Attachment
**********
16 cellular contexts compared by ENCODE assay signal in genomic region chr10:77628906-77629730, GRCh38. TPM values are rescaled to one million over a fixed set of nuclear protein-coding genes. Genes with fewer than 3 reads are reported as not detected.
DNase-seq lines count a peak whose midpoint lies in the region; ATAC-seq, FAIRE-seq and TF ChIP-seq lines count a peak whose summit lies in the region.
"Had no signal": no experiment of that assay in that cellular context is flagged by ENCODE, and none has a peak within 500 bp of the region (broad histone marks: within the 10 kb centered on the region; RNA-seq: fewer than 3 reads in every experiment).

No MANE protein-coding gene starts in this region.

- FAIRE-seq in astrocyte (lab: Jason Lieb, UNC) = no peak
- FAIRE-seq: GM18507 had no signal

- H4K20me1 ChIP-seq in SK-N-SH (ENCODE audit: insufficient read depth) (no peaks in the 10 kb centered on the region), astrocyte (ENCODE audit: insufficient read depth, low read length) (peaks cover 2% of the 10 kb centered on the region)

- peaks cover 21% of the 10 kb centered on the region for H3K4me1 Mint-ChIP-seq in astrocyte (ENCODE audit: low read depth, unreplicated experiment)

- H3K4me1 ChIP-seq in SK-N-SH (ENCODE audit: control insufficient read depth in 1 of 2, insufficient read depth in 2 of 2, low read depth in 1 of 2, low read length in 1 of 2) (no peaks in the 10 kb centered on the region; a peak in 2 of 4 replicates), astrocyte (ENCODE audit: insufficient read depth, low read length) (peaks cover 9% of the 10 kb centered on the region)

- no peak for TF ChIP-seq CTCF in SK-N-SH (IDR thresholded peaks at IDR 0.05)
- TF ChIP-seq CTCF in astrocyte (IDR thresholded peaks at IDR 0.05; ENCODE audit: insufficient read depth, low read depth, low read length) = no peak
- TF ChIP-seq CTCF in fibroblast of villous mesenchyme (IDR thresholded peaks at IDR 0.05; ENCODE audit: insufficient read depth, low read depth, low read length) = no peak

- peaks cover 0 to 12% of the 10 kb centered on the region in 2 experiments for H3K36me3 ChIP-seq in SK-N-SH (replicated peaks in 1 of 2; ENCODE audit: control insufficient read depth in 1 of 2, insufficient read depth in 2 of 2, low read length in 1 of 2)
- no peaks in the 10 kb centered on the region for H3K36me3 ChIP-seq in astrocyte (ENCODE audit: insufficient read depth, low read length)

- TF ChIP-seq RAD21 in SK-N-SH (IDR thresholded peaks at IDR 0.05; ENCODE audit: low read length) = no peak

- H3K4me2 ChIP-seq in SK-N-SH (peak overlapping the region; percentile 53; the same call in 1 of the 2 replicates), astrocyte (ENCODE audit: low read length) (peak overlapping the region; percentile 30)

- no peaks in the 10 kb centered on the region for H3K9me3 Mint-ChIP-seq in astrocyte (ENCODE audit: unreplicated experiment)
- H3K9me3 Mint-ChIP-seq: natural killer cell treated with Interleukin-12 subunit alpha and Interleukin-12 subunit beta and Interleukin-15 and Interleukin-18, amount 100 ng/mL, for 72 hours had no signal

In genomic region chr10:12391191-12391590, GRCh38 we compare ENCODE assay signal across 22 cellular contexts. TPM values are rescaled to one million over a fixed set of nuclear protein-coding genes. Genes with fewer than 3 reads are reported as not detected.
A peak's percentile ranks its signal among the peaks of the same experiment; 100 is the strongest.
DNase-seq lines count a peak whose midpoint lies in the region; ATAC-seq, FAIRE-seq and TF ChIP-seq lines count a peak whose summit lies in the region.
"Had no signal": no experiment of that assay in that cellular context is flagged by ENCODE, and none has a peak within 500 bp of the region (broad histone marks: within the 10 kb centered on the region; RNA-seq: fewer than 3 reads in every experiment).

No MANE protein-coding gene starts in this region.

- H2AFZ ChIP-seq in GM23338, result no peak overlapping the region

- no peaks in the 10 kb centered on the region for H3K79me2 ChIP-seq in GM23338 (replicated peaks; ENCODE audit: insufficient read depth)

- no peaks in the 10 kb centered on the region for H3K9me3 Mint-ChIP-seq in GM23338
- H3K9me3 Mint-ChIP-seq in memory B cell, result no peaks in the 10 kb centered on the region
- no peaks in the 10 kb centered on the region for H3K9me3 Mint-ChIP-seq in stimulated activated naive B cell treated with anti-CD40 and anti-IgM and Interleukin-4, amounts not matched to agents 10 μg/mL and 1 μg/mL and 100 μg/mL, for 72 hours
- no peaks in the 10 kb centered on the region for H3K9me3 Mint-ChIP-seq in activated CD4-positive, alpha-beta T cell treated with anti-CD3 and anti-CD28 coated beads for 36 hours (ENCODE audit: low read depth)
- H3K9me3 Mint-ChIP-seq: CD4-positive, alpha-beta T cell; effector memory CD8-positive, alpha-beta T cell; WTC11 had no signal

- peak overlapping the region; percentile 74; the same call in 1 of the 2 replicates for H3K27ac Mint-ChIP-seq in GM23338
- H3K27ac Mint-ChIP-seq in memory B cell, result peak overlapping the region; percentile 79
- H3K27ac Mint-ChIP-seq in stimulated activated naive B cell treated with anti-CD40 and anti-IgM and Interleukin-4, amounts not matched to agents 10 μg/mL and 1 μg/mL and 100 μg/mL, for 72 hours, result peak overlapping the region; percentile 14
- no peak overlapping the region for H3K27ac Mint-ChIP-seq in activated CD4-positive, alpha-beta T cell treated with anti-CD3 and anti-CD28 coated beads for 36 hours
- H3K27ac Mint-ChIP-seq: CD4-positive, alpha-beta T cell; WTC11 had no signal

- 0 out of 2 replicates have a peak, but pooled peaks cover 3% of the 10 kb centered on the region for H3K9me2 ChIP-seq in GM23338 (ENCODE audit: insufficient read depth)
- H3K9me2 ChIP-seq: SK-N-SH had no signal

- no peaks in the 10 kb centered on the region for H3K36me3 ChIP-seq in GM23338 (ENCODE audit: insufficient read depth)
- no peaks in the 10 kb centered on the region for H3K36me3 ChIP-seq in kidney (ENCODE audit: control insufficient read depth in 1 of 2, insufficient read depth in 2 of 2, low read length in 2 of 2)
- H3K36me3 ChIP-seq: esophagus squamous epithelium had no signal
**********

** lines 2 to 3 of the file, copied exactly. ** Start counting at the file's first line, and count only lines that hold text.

DNase-seq lines count a peak whose midpoint lies in the region; ATAC-seq, FAIRE-seq and TF ChIP-seq lines count a peak whose summit lies in the region.
"Had no signal": no experiment of that assay in that cellular context is flagged by ENCODE, and none has a peak within 500 bp of the region (broad histone marks: within the 10 kb centered on the region; RNA-seq: fewer than 3 reads in every experiment).